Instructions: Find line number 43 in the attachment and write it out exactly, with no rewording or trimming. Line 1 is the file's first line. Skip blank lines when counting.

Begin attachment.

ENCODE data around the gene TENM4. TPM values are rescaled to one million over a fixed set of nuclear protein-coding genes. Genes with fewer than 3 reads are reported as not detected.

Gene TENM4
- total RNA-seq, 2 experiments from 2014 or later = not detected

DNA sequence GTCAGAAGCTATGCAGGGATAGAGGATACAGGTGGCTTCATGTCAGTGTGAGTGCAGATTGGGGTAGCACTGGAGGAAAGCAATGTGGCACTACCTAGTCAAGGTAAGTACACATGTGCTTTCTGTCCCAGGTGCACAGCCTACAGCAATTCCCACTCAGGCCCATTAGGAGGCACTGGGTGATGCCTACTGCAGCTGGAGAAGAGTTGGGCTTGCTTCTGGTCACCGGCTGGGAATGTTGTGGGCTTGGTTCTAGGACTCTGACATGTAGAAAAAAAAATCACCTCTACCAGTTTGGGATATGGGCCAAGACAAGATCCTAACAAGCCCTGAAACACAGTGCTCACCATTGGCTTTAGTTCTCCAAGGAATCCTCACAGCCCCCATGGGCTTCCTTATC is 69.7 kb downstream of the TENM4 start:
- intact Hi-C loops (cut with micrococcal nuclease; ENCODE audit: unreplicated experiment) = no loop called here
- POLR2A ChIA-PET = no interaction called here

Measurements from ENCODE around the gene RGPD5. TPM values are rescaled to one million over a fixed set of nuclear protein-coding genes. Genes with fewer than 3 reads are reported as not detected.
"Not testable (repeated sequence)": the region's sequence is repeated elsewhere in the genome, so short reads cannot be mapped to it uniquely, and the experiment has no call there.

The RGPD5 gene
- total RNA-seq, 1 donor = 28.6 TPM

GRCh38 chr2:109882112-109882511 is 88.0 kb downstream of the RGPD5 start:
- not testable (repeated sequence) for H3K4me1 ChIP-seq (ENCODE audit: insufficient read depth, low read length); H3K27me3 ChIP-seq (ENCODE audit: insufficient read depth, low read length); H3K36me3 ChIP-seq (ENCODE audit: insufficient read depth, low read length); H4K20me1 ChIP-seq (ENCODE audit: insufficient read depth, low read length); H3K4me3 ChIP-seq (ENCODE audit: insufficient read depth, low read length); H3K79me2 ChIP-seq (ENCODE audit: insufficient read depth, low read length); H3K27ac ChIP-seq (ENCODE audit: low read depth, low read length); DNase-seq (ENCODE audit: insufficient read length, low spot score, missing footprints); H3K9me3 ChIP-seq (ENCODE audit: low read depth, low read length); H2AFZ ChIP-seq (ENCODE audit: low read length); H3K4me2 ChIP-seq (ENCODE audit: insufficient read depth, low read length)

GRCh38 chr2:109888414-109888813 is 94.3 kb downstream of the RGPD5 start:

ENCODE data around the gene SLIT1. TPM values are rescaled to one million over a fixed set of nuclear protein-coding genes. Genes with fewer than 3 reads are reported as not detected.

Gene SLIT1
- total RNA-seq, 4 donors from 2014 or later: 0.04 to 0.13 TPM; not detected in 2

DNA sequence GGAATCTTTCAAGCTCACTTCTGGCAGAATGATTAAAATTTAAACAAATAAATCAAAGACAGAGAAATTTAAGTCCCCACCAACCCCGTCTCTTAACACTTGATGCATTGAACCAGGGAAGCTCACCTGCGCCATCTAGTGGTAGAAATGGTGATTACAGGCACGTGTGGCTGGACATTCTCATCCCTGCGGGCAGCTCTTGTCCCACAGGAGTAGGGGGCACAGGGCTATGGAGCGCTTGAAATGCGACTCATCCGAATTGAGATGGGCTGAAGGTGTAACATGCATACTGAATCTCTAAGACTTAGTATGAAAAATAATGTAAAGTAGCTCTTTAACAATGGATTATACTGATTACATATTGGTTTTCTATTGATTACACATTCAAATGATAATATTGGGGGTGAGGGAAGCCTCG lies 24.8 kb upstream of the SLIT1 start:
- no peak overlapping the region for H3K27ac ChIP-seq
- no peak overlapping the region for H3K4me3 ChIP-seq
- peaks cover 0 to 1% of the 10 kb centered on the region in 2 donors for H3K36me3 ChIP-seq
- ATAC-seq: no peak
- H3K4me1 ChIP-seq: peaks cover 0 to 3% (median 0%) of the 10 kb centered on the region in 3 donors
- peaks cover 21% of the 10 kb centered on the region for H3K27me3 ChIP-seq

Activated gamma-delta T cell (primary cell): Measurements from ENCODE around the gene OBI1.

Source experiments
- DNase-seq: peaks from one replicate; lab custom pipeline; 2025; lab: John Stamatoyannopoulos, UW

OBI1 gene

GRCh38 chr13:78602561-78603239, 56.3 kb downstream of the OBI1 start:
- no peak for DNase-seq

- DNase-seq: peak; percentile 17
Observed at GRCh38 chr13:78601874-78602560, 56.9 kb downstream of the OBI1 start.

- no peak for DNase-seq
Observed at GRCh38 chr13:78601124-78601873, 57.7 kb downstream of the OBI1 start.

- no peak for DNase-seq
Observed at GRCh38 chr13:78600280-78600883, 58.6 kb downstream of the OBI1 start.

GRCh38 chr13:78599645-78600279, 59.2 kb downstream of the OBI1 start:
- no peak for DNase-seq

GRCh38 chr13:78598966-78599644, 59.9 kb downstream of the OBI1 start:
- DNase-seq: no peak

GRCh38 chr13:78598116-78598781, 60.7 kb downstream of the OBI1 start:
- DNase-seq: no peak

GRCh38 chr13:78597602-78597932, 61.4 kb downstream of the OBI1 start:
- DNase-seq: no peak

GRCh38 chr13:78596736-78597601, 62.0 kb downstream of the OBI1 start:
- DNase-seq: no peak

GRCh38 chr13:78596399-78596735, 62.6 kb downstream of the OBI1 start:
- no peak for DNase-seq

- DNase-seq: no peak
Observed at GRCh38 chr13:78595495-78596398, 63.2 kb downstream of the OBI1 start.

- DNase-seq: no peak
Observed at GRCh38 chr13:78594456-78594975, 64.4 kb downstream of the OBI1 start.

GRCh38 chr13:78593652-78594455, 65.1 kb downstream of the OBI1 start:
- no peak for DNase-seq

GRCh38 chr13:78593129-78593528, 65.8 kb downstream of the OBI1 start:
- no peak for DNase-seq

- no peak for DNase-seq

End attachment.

- DNase-seq: no peak